Indian Journal of Ophthalmology

: 2002  |  Volume : 50  |  Issue : 3  |  Page : 220--221

Angle closure glaucoma following pupillary block in an aphakic perfluoropropane gas-filled eye

A Kumar, S Kedar, Vinay K Garodia, Rajinder P Singh 
 Centre for Ophthalmic Sciences, All Institute of Medical Sciences, New Delhi, India

Correspondence Address:
A Kumar
Centre for Ophthalmic Sciences, All Institute of Medical Sciences, New Delhi


We report the case of a 35-year-old aphakic patient who developed an intractable secondary glaucoma due to angle closure after pupillary block following the use of perfluoropropane (C3F8) gas at a nonexpansile concentration of 14%.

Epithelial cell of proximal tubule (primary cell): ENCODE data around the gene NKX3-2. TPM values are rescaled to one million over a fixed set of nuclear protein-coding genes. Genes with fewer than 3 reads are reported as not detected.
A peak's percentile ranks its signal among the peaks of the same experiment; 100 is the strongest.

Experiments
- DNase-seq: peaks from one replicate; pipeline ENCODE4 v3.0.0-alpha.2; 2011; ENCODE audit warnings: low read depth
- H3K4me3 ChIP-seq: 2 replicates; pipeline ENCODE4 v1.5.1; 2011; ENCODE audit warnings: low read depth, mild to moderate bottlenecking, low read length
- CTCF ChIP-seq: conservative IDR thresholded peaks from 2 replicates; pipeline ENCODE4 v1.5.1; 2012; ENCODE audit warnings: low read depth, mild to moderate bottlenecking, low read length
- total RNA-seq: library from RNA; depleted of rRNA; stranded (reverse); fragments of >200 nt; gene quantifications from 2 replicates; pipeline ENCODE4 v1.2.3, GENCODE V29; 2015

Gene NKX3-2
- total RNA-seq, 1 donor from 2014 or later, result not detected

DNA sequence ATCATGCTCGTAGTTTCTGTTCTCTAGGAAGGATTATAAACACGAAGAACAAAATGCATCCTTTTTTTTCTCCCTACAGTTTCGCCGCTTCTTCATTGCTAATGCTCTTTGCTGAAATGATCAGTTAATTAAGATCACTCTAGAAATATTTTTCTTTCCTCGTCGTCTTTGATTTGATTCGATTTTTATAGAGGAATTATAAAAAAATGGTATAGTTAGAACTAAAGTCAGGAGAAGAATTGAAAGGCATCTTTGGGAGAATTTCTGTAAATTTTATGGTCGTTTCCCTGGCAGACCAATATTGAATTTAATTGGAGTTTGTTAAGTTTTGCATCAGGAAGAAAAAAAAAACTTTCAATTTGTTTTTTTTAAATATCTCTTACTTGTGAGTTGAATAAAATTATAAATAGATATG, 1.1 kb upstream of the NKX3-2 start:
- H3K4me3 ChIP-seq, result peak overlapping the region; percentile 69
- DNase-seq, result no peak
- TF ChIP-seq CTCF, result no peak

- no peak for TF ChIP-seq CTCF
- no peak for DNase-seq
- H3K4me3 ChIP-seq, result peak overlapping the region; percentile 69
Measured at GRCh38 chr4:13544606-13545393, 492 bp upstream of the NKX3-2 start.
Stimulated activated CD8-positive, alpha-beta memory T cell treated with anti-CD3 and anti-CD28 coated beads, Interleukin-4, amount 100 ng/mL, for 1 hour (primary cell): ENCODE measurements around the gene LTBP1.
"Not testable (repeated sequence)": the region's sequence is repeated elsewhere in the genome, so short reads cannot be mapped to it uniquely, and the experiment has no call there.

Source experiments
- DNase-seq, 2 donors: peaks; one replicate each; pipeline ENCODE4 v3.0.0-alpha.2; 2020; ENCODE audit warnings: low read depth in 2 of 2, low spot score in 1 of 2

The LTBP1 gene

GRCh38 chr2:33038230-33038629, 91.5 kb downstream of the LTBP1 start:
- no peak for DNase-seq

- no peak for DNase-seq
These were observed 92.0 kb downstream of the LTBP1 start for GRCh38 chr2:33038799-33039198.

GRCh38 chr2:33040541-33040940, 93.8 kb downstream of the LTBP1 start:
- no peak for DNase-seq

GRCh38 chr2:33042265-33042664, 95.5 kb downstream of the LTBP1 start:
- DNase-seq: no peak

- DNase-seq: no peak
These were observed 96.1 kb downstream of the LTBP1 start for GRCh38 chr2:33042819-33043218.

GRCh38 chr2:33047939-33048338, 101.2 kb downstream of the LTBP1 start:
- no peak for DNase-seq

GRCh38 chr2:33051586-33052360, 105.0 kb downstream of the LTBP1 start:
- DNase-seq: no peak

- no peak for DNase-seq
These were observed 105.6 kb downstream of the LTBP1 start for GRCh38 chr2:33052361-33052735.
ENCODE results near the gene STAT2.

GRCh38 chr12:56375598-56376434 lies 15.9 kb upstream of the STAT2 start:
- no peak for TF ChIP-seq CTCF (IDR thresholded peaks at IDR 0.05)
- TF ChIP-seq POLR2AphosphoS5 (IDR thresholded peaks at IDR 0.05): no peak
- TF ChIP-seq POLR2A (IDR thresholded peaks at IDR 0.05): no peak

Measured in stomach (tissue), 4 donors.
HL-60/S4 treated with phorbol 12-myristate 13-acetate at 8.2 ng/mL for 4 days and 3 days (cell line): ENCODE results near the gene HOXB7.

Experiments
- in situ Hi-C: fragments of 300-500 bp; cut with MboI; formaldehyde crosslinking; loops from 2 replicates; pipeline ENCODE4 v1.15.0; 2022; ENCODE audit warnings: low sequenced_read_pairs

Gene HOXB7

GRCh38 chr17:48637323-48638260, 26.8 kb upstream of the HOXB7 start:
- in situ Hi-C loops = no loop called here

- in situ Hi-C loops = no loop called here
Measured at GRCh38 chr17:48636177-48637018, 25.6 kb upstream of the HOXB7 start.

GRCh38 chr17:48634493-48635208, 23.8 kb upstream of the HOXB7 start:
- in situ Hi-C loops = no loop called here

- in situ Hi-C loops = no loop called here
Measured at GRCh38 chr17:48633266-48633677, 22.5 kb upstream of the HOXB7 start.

How to cite this article:
Kumar A, Kedar S, Garodia VK, Singh RP. Angle closure glaucoma following pupillary block in an aphakic perfluoropropane gas-filled eye.Indian J Ophthalmol 2002;50:220-221

How to cite this URL:
Kumar A, Kedar S, Garodia VK, Singh RP. Angle closure glaucoma following pupillary block in an aphakic perfluoropropane gas-filled eye. Indian J Ophthalmol [serial online] 2002 [cited 2021 Feb 26 ];50:220-221
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Full Text